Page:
Caregiver Blog: How to Handle Conflicts Between the Patient and Their Family

Article Categories: Caregiver Corner & Caregiver Tips and Tricks

Caregivers face a lot of stress every day. One of the most daunting of all challenges is being caught in between opposing views of the patient and their loved ones. Have you been in an awkward situation where you stood witness to a family's heated argument? Was there a time when you just froze because they asked for your opinion regarding a sensitive topic? How did you handle such a situation?

When conflicts arise between the patient and the family, it's normal to feel uncomfortable and confused at the same time, especially if everyone has a good point.

Let's take the case of Martha as an example.

Martha, a hospice patient, decides to stop eating and now refuses all meals offered to her. Her daughter, Debbie, learns about it and then tells the caregiver to ignore her mother's plea and to help her eat.

Although you know that your priority is respecting what your patient wants, the daughter's request also makes sense. Now you are torn between following the patient’s wishes and her daughter’s instructions. Will you allow the patient to starve or continue serving them food against their will? It is often an ethical dilemma, where there’s hardly any right or wrong decision.

Should you encounter a similar scenario, look into the following considerations:

1. The patient has the right to their own care.

Patients have the right to decide for themselves without any influence from the physician and all other staff. This right is called autonomy. Although this kind of independence sounds simple enough, it isn’t so in real life.

Before autonomy can benefit the patient, they must have the right knowledge to make informed decisions. The problem is that the patient’s health condition can affect the way they think, or they may be emotionally traumatized so that they end up making the wrong decisions.

Looking into Martha's case as an example, her worsening condition and perhaps her pain and depression made her wish to give up on her health altogether. Her daughter, however, could not bear to see her parent starve herself. This situation presents a real conflict. Will you help feed her or withhold food?

Should you be confronted with such a dilemma where the patient's overall health is at stake, you can breathe deeply and relax with the following tip. Reach out to other members of the healthcare team because that burden is not yours alone to overcome. The whole team must be involved, including the patient and their family.

All you need to do is relay your patient's concerns to the team, and the physician and nurses will initiate a process to hear the patient out. Sometimes, after considering all sides, the physician writes an order to stop treatment, according to the patient's wishes.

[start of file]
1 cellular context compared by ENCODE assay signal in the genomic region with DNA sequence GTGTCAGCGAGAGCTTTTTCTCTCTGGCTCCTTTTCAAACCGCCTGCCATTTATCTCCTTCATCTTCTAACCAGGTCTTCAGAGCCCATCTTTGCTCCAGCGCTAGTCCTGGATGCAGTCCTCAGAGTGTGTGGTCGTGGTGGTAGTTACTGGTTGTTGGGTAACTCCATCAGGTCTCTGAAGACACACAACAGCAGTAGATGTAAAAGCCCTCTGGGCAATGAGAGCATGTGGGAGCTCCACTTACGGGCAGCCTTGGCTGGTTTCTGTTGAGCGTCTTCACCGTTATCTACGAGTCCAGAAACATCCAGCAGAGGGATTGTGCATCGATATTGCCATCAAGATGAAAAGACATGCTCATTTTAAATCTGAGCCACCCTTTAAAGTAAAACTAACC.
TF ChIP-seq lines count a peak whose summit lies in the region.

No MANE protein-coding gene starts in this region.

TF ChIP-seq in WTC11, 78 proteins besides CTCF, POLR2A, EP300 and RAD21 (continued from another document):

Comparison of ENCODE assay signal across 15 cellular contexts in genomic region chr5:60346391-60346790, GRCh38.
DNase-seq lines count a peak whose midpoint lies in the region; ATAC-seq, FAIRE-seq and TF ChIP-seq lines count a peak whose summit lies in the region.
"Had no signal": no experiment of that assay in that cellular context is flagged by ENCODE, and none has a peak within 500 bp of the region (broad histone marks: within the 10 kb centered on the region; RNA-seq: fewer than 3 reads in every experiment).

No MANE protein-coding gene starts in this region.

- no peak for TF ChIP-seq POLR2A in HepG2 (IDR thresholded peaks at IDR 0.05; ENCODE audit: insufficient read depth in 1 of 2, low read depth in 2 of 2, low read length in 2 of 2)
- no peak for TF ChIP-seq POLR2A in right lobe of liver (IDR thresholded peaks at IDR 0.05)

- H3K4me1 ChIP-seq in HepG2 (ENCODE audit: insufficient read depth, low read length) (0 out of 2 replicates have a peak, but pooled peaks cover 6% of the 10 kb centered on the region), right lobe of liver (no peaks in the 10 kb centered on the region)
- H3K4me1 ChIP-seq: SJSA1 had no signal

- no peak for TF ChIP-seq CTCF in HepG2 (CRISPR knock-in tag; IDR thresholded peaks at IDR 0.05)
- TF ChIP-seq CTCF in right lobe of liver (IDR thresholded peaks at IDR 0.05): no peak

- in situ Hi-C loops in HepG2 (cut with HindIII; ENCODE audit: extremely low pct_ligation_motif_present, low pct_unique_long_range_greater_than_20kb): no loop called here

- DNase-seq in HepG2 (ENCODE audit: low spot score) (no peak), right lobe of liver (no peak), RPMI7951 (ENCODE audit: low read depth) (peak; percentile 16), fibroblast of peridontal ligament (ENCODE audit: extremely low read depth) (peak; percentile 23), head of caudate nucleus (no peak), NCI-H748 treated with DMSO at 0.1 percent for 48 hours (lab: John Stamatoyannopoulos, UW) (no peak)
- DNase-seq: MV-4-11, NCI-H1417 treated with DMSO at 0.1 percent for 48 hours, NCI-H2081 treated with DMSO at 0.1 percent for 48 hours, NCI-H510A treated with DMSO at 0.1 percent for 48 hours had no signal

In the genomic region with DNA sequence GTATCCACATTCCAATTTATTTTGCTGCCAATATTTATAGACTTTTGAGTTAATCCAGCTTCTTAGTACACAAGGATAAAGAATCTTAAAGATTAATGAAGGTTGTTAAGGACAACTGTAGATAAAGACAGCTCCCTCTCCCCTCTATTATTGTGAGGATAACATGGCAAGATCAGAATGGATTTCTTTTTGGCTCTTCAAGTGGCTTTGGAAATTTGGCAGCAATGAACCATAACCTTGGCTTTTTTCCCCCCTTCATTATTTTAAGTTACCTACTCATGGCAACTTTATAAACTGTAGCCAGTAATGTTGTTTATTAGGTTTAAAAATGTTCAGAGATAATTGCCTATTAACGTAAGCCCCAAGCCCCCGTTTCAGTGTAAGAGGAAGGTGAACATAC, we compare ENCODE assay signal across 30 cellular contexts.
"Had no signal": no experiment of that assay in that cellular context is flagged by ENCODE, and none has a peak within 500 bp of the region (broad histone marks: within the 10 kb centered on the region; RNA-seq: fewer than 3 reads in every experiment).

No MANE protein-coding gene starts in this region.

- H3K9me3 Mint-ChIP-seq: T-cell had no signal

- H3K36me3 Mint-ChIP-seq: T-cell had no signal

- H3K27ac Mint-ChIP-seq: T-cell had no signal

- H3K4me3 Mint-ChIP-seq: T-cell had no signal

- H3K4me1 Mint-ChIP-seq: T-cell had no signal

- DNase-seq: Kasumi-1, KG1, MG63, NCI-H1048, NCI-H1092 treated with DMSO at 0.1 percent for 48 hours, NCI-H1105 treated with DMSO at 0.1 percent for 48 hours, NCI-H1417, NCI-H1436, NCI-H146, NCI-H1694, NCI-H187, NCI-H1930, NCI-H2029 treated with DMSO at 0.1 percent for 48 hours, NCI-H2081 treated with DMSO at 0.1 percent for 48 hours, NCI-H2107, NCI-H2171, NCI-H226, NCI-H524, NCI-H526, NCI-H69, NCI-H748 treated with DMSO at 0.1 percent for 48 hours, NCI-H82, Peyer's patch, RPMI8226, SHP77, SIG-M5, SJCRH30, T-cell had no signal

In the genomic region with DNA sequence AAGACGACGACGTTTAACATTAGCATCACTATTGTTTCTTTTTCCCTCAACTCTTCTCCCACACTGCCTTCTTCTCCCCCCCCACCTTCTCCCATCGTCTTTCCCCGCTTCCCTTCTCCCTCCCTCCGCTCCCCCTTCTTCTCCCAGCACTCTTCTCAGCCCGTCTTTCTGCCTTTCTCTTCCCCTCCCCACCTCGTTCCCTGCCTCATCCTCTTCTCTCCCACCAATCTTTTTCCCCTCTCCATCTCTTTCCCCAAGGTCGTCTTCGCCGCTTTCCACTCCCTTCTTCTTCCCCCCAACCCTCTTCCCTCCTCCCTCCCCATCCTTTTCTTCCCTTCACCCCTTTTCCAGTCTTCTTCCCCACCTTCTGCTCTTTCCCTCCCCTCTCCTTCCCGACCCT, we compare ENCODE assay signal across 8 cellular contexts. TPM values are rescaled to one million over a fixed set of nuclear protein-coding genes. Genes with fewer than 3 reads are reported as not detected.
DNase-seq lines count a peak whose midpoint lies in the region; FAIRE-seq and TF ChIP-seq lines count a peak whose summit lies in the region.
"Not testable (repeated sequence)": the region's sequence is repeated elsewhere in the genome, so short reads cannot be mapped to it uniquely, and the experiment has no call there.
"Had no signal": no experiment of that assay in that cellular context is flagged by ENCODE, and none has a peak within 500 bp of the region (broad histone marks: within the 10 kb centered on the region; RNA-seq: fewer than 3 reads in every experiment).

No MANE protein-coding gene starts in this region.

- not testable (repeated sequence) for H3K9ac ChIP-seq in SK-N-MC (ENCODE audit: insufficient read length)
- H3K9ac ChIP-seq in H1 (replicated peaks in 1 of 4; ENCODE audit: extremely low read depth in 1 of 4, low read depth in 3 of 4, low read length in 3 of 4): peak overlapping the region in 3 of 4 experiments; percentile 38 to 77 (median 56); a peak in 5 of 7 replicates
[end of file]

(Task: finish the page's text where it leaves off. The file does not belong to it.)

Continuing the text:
For minor conflicts, however, it's best to consider what the patient wants.

2. Respect both the patient and the family.

Regardless of how seemingly absurd a request is for either side, show respect at all times. As a caregiver, you need to let patients and their loved ones feel valued and heard even in times of family strife.

3. Offer a listening ear.

Because a patient’s healthcare journey can be tough to handle, disagreements can occur within the family. Although conflicts arise, everyone usually just wants what’s best for the patient. In difficult times like this, listening and being there for the patient as their caregiver can already ease the emotional turmoil that the struggle has caused.

4. Ask your supervisor for help.

When conflicts arise between the patient and their family, help them reach a compromise. Avoid worsening the tension. Be careful not to meddle with family affairs.

If you are unsure of what to do, you may always ask your supervisor for help. Not only will they help you take the best course of action, but they can also vouch for you should the disgruntled patient or family decide to file a complaint against you for not doing what they want.

As a caregiver, you will learn many aspects of patient care, including how to handle conflicts between the patient and their family. Your role is to keep the patient safe during such trying times and to relay your concerns to the healthcare team as needed.


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